‘Posh’ politics and private schooling


Sir, – Noel Whelan is correct in saying that a politician’s socioeconomic and educational background should not be used as a means of judging whether or not they are intellectually or morally capable of serving in government or how much empathy and compassion they can visibly demonstrate towards others (Opinion and Analysis, September 7th).

Equally, he is right to point out the hypocrisy of ostensibly “left-wing” politicians calling their opponents “posh” when they themselves also come from well-heeled and privately educated backgrounds.

A Fine Gael or Fianna Fáil TD could return the favour by applying the label of “champagne socialist” .

As Noel Whelan also correctly points out, such name-calling is unproductive and not worthy of an intelligent or civilised level of political debate about issues such as the housing crisis.

However, he misses the real point. How it is that those from privately educated backgrounds play a disproportionately large role in politics and other fields when only 7 per cent of the school-going population is actually educated privately?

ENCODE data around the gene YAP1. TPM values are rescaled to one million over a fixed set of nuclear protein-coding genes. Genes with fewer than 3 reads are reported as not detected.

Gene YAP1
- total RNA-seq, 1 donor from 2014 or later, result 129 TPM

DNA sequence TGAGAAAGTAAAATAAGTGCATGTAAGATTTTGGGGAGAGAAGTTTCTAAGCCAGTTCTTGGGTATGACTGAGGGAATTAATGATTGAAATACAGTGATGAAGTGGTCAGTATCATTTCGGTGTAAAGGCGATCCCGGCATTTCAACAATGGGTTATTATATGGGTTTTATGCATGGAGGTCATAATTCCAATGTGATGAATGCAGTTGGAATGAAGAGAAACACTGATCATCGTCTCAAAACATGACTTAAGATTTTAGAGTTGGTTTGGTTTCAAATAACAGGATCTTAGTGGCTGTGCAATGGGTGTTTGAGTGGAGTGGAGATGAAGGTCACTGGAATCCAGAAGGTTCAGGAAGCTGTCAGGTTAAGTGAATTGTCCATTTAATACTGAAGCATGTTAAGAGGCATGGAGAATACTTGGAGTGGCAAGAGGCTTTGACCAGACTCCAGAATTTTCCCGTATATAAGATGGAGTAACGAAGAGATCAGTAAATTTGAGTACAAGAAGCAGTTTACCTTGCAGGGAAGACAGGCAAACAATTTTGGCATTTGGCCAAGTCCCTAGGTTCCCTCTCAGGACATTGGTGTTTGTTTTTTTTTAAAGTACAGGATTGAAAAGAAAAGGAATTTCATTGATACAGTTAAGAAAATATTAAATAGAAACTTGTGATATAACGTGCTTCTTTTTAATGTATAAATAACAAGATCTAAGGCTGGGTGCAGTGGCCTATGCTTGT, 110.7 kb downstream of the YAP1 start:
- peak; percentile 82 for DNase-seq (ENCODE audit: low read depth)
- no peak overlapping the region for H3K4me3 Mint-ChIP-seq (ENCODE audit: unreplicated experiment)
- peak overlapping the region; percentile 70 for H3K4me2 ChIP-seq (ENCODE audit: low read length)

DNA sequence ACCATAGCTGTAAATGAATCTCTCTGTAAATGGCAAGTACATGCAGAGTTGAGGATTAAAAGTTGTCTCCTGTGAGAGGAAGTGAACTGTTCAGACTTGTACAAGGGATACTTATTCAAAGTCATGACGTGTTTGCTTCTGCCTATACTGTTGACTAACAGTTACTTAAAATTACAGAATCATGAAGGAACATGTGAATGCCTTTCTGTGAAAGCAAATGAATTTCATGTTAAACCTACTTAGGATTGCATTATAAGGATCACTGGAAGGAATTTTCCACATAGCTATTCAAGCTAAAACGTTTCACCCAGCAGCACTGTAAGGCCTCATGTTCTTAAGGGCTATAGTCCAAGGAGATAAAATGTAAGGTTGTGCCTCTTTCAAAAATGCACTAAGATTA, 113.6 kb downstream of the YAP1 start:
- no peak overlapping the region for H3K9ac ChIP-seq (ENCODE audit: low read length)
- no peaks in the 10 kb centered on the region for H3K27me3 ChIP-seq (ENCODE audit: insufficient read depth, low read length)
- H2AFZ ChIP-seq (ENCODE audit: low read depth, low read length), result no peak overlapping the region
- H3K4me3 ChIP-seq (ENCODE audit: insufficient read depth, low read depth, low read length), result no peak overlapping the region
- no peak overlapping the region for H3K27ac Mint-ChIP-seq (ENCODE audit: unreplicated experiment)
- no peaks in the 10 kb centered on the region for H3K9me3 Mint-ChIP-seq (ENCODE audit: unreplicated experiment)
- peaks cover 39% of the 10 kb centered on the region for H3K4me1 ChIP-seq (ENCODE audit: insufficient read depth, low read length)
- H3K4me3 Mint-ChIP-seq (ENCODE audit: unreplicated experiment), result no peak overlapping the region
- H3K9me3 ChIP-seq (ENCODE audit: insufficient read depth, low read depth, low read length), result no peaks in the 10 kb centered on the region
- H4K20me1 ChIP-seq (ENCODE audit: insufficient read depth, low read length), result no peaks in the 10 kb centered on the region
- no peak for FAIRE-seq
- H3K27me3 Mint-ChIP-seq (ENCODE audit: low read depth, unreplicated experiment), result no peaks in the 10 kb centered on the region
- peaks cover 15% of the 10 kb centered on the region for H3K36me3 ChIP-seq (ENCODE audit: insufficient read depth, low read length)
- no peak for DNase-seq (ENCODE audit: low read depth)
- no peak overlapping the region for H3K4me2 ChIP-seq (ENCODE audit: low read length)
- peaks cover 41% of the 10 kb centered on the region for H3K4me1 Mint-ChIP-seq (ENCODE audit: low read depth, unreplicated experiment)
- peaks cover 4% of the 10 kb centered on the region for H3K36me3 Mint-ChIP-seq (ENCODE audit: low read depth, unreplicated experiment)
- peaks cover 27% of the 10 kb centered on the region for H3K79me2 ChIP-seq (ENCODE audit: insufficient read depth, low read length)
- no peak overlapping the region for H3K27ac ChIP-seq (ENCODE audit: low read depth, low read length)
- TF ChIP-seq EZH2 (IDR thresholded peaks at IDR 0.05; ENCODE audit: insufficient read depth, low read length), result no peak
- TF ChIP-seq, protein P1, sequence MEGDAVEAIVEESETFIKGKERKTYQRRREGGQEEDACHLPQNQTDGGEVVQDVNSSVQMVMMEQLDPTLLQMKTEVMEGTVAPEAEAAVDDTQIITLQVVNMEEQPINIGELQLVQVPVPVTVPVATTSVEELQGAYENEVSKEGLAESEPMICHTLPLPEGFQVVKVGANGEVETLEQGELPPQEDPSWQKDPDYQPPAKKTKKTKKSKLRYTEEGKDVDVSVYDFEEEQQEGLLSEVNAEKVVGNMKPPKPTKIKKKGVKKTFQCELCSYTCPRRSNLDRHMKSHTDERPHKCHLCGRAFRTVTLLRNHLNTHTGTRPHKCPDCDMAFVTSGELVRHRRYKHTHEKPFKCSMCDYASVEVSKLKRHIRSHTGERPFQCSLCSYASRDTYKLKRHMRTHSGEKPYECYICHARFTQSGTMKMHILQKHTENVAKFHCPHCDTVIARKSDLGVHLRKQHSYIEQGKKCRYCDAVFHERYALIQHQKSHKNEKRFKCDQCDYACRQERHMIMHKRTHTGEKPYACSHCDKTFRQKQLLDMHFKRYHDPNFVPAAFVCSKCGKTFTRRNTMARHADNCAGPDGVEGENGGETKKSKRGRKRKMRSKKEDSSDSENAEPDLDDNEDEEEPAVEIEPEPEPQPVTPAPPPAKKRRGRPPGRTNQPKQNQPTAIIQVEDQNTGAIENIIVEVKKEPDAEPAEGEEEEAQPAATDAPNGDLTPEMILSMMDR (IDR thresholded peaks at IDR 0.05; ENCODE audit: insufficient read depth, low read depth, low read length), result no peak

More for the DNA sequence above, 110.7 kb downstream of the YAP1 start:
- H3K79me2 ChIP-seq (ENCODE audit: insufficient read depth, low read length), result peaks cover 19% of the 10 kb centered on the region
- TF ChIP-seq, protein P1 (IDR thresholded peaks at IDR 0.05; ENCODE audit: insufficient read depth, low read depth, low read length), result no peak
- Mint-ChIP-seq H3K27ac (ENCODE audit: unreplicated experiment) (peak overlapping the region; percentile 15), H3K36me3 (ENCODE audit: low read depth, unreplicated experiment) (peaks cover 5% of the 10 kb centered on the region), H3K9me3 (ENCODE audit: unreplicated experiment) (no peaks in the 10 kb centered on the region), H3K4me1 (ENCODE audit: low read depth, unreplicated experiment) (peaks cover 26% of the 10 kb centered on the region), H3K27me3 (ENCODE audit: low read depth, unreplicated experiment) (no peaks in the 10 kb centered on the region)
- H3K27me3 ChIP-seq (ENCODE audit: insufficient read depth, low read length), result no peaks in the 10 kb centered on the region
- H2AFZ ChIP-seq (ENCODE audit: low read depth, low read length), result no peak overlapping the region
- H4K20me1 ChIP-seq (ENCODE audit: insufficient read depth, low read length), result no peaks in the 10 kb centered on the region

There has long been a ferocious debate in England about the privileges conveyed by private schooling and the dominance of the privately educated in leading positions.

Perhaps it is time in Ireland for there to be an intelligent and thoughtful discussion on this subject, – Yours, etc,



Co Tyrone.

Sir, – Does background matter? Posh versus poor? Does either background steer our thinking?

Does either background colour our thinking or affect how we behave as adults?

Of course, a good upbringing in either a rich or poor family will be more likely to lead to a responsible adult.

But if we rely on our background alone to determine the kind of person we are, I suggest it’s an indication of an immature adult.

We have enough examples of people from either background becoming great leaders and inspirational influencers and achievers in Ireland.

Martin Mansergh: Posh.

Mary Robinson : Posh.

Sr Stanislaus Kennedy? Probably middle class.

Michael Collins : Poor.

Equally, there are many examples of those from either background becoming a nuisance!

I could give many more comparisons of people in every aspect of life.

All potentially great leaders can become great assets to their country and the world regardless of where they began.

Granted, those from better-off backgrounds may have it easier.

But the others may have to be more determined.

So stop this nonsense of accusing people because of their background! It is not helpful and can discourage young people. It is not worthy of those who are engaging in it. – Yours, etc,


Dublin 3.